JACKSONVILLE, Fla. – While it is still too early for the details of when exactly and what exactly we may see on Friday, one thing is very clear: the overall weather pattern is highly conducive for severe thunderstorms.
This spring severe weather pattern starts with a cold pool of air at the upper-levels (20-40,000 feet) of the atmosphere. This cold pool of air is then pushed into the Deep South where the strong spring sun has been heating up the ground. This creates a very unstable atmospheric condition.
Working on the same principals of a hot air balloon, where hot air is much lighter than cold air, when cold air moves over a rather toasty earth, it is like a double whammy. The results can make for very explosive thunderstorms.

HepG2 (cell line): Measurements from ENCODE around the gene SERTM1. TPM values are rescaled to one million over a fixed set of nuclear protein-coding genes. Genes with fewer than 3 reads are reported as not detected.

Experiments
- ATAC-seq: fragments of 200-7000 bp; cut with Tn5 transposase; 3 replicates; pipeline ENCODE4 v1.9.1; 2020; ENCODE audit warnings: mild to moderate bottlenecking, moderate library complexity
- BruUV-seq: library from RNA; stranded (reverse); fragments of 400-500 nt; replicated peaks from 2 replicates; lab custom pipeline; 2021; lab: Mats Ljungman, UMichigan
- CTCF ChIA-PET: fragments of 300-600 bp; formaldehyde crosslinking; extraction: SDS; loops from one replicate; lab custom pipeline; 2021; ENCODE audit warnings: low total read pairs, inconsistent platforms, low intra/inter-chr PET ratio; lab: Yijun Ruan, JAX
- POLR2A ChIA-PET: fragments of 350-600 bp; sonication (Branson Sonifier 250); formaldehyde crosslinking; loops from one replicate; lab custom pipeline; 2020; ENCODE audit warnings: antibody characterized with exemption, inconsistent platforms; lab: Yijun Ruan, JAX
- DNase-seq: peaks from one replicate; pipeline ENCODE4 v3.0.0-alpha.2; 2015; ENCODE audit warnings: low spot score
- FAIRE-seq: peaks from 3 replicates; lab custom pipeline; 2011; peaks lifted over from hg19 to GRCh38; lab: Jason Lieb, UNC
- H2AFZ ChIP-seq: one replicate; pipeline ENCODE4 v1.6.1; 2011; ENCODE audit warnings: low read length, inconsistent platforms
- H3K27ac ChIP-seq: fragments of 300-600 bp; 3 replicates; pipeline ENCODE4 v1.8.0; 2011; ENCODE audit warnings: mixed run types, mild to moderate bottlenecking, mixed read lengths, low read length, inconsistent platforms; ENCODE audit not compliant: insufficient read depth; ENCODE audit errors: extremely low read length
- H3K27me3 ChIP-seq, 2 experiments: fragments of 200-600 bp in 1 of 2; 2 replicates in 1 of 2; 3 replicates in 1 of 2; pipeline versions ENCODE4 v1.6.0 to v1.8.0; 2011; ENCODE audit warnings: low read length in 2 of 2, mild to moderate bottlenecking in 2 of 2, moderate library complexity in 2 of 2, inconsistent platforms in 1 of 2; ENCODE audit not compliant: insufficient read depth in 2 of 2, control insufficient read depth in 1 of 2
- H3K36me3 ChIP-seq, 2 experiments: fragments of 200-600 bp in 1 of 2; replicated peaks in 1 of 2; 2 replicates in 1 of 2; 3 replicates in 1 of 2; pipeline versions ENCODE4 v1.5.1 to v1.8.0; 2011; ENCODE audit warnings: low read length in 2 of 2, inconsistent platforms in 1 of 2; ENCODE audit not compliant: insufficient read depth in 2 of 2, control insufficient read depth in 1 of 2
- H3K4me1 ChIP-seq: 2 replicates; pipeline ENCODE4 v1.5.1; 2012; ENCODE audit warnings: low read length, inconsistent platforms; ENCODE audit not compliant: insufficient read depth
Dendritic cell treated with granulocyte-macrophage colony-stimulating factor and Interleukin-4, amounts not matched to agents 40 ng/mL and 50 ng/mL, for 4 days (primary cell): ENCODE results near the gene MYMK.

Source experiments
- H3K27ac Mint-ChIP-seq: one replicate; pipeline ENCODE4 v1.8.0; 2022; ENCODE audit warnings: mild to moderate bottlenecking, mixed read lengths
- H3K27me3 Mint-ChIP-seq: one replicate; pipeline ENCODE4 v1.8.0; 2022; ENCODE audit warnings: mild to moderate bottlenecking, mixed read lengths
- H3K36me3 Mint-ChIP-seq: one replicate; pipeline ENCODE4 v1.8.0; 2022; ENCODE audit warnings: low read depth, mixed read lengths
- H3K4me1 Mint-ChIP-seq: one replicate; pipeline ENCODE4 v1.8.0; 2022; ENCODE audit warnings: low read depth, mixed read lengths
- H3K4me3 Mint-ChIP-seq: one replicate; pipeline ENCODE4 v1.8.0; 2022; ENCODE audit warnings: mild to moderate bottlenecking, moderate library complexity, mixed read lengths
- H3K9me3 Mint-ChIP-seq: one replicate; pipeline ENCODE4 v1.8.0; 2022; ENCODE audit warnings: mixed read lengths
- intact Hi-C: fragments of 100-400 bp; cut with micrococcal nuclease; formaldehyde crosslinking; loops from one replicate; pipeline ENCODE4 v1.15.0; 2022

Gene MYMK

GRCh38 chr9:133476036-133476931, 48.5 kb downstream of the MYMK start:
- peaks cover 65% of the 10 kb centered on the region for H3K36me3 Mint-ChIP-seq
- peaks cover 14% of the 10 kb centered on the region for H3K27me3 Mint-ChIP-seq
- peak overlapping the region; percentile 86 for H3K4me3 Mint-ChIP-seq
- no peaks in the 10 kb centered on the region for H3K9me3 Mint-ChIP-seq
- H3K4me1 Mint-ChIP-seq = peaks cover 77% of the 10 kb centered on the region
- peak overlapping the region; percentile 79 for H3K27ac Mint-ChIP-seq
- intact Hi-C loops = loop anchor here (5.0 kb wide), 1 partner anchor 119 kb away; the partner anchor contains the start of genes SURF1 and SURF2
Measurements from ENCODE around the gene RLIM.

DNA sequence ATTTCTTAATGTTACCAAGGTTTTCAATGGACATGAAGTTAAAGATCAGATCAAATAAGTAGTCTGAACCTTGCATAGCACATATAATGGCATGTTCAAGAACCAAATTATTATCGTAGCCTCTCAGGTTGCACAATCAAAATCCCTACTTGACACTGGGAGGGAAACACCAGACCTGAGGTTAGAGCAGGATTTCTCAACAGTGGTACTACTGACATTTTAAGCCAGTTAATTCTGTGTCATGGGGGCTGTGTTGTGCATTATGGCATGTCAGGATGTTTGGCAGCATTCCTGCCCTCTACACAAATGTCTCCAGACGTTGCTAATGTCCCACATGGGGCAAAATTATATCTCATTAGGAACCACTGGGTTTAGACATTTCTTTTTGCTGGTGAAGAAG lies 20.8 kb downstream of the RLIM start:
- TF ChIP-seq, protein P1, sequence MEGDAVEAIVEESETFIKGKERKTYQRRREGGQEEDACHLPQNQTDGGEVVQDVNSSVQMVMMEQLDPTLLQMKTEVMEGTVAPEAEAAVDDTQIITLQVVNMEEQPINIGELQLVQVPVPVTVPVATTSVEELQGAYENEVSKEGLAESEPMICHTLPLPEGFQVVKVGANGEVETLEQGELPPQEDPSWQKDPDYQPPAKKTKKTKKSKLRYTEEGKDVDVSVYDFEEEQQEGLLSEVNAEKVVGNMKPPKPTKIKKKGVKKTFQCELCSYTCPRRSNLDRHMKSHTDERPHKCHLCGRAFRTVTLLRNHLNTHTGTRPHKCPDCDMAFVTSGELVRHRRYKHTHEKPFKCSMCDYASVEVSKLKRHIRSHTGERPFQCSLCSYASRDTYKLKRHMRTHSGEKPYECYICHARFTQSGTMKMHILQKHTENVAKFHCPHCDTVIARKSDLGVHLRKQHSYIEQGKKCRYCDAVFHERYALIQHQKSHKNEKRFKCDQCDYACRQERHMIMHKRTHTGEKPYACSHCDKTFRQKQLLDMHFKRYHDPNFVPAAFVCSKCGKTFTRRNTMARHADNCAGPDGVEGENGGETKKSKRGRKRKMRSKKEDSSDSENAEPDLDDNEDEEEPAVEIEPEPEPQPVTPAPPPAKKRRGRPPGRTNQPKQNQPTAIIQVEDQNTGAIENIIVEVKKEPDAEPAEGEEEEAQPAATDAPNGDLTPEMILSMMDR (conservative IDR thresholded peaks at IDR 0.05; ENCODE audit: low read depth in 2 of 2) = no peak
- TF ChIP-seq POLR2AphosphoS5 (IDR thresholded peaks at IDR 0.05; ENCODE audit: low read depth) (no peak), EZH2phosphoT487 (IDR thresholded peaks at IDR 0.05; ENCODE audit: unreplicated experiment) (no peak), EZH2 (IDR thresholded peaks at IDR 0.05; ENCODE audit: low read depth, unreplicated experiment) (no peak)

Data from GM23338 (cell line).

Furthermore, these storms can last and last. These are called "super cells." These super cells can ramble on for hundreds of miles (both day and night) and dump extremely heavy rains, hail, high winds and tornadoes.
This past weekend, a similar weather pattern spawned dozens of tornadoes that killed nine people.
Again, too early to tell of we will see a similar pattern of tornadoes, but it is something we will be watching closely. From tornadoes to a round of heavy rains, Friday will likely be very busy in the weather office.
Here's how it turned out...